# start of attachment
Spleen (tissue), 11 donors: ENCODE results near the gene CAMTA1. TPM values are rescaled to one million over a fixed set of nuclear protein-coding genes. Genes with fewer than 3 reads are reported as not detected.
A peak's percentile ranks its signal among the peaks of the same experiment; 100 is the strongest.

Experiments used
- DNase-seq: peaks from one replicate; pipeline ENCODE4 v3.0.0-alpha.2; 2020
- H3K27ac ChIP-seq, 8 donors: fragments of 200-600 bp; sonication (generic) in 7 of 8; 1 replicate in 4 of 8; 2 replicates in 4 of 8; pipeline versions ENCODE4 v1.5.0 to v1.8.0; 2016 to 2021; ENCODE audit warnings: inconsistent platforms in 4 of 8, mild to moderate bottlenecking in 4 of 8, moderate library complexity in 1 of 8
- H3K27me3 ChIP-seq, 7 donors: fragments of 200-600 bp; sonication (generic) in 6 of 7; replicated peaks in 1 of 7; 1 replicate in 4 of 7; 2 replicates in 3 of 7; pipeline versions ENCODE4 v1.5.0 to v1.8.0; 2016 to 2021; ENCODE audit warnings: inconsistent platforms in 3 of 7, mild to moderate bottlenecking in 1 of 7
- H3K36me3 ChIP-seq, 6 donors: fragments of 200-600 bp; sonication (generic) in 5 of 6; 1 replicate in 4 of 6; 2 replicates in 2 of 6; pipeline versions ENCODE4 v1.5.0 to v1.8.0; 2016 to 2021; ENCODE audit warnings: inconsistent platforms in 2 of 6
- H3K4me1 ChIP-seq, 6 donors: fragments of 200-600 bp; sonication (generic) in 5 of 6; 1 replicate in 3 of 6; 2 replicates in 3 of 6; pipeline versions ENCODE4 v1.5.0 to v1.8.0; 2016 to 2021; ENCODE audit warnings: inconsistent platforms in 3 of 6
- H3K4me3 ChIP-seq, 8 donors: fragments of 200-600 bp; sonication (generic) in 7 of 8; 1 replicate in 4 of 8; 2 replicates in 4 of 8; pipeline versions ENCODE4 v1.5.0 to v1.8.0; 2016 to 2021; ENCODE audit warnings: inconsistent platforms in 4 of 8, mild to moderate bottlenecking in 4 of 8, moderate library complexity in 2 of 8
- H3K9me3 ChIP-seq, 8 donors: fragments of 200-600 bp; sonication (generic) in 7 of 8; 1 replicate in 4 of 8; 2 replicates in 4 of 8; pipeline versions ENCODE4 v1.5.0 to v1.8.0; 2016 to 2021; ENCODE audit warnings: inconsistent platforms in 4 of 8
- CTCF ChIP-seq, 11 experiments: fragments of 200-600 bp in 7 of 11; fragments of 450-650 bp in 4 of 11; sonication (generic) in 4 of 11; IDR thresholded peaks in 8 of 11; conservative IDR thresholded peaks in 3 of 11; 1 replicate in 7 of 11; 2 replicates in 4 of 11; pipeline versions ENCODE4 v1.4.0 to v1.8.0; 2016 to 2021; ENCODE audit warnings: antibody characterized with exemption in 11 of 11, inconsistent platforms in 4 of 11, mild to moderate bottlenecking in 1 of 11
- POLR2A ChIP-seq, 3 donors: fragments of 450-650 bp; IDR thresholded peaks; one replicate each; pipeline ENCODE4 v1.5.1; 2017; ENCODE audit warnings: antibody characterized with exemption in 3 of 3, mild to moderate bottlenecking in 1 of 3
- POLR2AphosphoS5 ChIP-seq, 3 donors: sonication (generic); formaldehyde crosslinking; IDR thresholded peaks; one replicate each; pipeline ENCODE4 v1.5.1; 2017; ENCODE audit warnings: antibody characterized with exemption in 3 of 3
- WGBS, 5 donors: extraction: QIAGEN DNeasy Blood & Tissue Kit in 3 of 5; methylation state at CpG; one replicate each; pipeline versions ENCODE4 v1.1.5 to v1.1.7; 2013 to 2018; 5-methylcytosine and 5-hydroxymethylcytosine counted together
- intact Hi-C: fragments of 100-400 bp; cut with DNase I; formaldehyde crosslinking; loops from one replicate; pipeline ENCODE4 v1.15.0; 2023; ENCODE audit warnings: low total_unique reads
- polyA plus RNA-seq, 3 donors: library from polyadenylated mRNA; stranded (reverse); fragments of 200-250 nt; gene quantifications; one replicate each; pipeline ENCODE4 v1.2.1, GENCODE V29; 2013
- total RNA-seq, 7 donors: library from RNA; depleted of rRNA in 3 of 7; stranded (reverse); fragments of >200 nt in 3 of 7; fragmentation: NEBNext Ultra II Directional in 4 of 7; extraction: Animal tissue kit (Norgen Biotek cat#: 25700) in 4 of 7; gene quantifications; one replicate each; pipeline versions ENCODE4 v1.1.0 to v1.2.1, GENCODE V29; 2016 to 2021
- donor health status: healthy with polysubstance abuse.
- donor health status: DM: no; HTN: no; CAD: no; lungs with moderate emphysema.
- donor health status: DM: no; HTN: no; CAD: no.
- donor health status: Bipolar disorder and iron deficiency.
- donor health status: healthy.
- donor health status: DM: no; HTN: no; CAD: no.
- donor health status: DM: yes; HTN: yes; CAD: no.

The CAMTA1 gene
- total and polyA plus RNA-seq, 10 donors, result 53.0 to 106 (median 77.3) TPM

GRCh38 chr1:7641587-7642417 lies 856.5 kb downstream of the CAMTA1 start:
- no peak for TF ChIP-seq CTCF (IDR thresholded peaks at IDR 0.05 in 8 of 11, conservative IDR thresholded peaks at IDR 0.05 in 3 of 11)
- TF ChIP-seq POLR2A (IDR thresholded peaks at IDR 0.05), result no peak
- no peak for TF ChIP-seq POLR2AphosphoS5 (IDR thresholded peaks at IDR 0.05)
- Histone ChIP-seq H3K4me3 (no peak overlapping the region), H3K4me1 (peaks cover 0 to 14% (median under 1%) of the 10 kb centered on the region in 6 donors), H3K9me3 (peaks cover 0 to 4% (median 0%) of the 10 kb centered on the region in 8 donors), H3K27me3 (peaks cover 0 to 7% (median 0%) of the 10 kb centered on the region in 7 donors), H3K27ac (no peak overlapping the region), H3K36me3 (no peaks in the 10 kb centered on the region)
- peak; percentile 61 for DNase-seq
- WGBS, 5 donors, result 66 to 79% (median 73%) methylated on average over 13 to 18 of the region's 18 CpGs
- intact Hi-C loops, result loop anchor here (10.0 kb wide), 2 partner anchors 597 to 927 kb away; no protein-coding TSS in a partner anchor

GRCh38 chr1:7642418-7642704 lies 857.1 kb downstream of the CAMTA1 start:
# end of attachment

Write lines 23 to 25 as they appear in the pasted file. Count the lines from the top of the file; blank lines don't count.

- donor health status: DM: no; HTN: no; CAD: no.
- donor health status: DM: yes; HTN: yes; CAD: no.

The CAMTA1 gene